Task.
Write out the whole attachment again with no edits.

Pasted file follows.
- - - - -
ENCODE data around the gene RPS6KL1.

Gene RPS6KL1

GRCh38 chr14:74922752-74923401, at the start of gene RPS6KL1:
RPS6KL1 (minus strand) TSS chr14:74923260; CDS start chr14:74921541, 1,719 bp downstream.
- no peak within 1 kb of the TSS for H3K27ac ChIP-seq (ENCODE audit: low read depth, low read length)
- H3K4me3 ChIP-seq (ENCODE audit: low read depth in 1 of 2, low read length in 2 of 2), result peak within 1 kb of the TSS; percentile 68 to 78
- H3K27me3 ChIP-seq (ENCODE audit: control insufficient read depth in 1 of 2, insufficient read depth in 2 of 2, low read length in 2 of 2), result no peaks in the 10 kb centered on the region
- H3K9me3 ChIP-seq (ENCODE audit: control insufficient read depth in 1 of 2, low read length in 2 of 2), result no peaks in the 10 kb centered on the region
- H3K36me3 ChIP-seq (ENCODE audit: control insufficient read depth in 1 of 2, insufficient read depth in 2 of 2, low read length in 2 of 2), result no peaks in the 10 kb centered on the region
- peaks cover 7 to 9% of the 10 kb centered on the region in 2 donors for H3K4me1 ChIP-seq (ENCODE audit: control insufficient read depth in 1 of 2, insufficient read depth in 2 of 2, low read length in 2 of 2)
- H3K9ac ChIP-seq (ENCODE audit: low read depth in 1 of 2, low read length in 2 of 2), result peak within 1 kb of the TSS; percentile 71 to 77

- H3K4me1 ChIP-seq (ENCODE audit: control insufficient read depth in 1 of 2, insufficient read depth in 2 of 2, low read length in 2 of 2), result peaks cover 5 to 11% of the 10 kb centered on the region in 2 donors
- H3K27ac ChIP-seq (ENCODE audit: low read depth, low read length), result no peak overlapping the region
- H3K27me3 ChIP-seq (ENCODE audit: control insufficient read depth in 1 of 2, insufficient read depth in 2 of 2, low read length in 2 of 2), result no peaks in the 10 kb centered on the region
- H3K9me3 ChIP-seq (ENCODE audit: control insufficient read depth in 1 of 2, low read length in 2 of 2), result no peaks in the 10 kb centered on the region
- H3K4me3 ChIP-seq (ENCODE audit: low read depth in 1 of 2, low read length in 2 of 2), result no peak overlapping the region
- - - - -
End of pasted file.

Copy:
ENCODE data around the gene RPS6KL1.

Gene RPS6KL1

GRCh38 chr14:74922752-74923401, at the start of gene RPS6KL1:
RPS6KL1 (minus strand) TSS chr14:74923260; CDS start chr14:74921541, 1,719 bp downstream.
- no peak within 1 kb of the TSS for H3K27ac ChIP-seq (ENCODE audit: low read depth, low read length)
- H3K4me3 ChIP-seq (ENCODE audit: low read depth in 1 of 2, low read length in 2 of 2), result peak within 1 kb of the TSS; percentile 68 to 78
- H3K27me3 ChIP-seq (ENCODE audit: control insufficient read depth in 1 of 2, insufficient read depth in 2 of 2, low read length in 2 of 2), result no peaks in the 10 kb centered on the region
- H3K9me3 ChIP-seq (ENCODE audit: control insufficient read depth in 1 of 2, low read length in 2 of 2), result no peaks in the 10 kb centered on the region
- H3K36me3 ChIP-seq (ENCODE audit: control insufficient read depth in 1 of 2, insufficient read depth in 2 of 2, low read length in 2 of 2), result no peaks in the 10 kb centered on the region
- peaks cover 7 to 9% of the 10 kb centered on the region in 2 donors for H3K4me1 ChIP-seq (ENCODE audit: control insufficient read depth in 1 of 2, insufficient read depth in 2 of 2, low read length in 2 of 2)
- H3K9ac ChIP-seq (ENCODE audit: low read depth in 1 of 2, low read length in 2 of 2), result peak within 1 kb of the TSS; percentile 71 to 77

- H3K4me1 ChIP-seq (ENCODE audit: control insufficient read depth in 1 of 2, insufficient read depth in 2 of 2, low read length in 2 of 2), result peaks cover 5 to 11% of the 10 kb centered on the region in 2 donors
- H3K27ac ChIP-seq (ENCODE audit: low read depth, low read length), result no peak overlapping the region
- H3K27me3 ChIP-seq (ENCODE audit: control insufficient read depth in 1 of 2, insufficient read depth in 2 of 2, low read length in 2 of 2), result no peaks in the 10 kb centered on the region
- H3K9me3 ChIP-seq (ENCODE audit: control insufficient read depth in 1 of 2, low read length in 2 of 2), result no peaks in the 10 kb centered on the region
- H3K4me3 ChIP-seq (ENCODE audit: low read depth in 1 of 2, low read length in 2 of 2), result no peak overlapping the region